“If I had more time I would have written you a shorter letter.” – Winston Churchill
The computer science equivalent of this statement is, “If I had more time and skill, I would have written a smaller lighter agent.” Eduardo had more skill, and that’s exactly what he and his team did in writing Fluent Bit and Fluentd. Since its launch, the open-source software has garnered 30K Github Stars, has 1.3K contributors, and has been deployed over 1 Billion times.
What is impressive is the arch of growth from 2019 to today. Recently crossing 1B deployments, Fluent gets deployed a whopping 2M times per day.
Let’s build a company!
Eduardo and Anurag approached Hiro (CEO of TreasureData), some Treasure Data alums, and me in 2020 to investigate the idea of building an open, pluggable, developer-centric First Mile Observability company. Looking at the usage metrics of the OSS universe, the fact that Fluent Bit was being used by Amazon, Google, Azure, Digital Ocean, Lyft, VMware, LinkedIn, and some of the most technically advanced companies in the world, the founding team, Hiro, and I were convinced this was worth a shot.
We started meeting twice a month in 2020 to define the product road map and test some concepts of our V1.0 product. The team started working with a few design partners including one of the largest payment processors, one of the largest SaaS companies, and one of the largest banks in the world.
As Calyptia announces a $5M investment round, they have executed flawlessly. I am pleased to note that they have taken the design partners live as customers and are producing solid ARR per account. Additionally, they have team members in Costa Rica, Argentina, Chile, Brazil, Spain, the United Kingdom, the United States, and Spain. They have built a remote-first, high output team attracting some of the best talent to attack this next-generation problem of First Mile Observability.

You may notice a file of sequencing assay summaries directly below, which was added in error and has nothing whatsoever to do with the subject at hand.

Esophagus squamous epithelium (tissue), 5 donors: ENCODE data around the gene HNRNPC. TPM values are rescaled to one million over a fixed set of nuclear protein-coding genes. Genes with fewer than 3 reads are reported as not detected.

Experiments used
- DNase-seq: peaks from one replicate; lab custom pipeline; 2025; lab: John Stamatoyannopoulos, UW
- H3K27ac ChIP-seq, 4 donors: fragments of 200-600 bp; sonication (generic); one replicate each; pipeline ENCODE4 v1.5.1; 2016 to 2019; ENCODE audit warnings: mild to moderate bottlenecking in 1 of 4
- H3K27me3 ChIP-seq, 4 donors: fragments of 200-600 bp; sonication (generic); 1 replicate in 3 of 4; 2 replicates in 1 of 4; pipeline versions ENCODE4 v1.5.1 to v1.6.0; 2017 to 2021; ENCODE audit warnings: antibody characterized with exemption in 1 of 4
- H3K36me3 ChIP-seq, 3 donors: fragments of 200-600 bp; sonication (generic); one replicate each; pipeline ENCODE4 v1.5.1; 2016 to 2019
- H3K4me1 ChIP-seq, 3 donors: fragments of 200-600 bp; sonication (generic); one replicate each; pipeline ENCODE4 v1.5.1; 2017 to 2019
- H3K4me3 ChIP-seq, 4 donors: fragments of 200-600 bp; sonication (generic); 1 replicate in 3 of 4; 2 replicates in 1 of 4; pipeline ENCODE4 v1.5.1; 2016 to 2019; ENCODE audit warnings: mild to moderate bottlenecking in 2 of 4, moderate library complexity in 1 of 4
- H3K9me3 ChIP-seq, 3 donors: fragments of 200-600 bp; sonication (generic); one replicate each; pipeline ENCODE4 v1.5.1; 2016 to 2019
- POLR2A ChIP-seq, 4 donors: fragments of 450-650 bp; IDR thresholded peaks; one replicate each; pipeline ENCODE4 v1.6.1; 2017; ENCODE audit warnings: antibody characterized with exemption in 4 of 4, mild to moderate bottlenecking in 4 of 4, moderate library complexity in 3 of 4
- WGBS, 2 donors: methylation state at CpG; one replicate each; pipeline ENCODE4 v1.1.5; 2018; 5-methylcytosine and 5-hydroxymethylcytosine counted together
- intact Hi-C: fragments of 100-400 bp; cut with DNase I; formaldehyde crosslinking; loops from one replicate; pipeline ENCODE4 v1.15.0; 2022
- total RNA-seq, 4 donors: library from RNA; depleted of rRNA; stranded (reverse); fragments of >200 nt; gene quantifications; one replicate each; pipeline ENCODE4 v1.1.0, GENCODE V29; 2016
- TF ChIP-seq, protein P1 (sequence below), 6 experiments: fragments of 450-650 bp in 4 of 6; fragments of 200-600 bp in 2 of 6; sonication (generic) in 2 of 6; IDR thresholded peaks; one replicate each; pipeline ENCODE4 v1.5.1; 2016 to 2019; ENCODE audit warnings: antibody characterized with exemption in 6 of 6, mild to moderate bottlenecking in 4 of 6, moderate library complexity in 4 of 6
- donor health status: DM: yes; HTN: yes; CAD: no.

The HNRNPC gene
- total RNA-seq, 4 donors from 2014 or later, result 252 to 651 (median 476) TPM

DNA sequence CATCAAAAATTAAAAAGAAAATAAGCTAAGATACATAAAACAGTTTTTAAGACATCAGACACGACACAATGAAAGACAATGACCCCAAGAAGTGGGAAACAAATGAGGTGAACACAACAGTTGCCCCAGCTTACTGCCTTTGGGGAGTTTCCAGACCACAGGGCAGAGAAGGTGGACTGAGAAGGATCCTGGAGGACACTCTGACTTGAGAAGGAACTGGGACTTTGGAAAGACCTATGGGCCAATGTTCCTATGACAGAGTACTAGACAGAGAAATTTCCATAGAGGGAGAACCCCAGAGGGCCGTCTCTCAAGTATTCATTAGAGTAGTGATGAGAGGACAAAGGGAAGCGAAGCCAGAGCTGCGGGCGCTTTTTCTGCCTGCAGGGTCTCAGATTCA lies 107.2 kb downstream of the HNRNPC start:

And most importantly, they are building this company on the backs of a thriving open source community, whom they are committed to serving. I am further humbled by the Fortune 100 customers that have entrusted their critical infrastructure to Calyptia.
My sincere thanks to Eduardo and Anurag in choosing me as your partner on this incredible journey. I look forward to building an enduring company with you. And Hiro, the journey is even sweeter with you alongside as my co-investor!
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Tim is a former serial entrepreneur, having built two successful software infrastructure companies: Scopus Technology (IPO in 1995) and Octane Software (M&A – Epiphany $3.2 billion). He joined Sierra Ventures as Managing Director in 2002 and focuses on Big Data and Artificial Intelligence. Since joining, he has taken two companies public (Sourcefire – FIRE and MakeMyTrip – MMYT), and has been responsible for several M&As. Tim holds a BA in Electrical Engineering from PEC University of Technology (India) and an MS in IEOR/Robotics from Virginia Tech. His passion (outside of his family and companies) is soccer.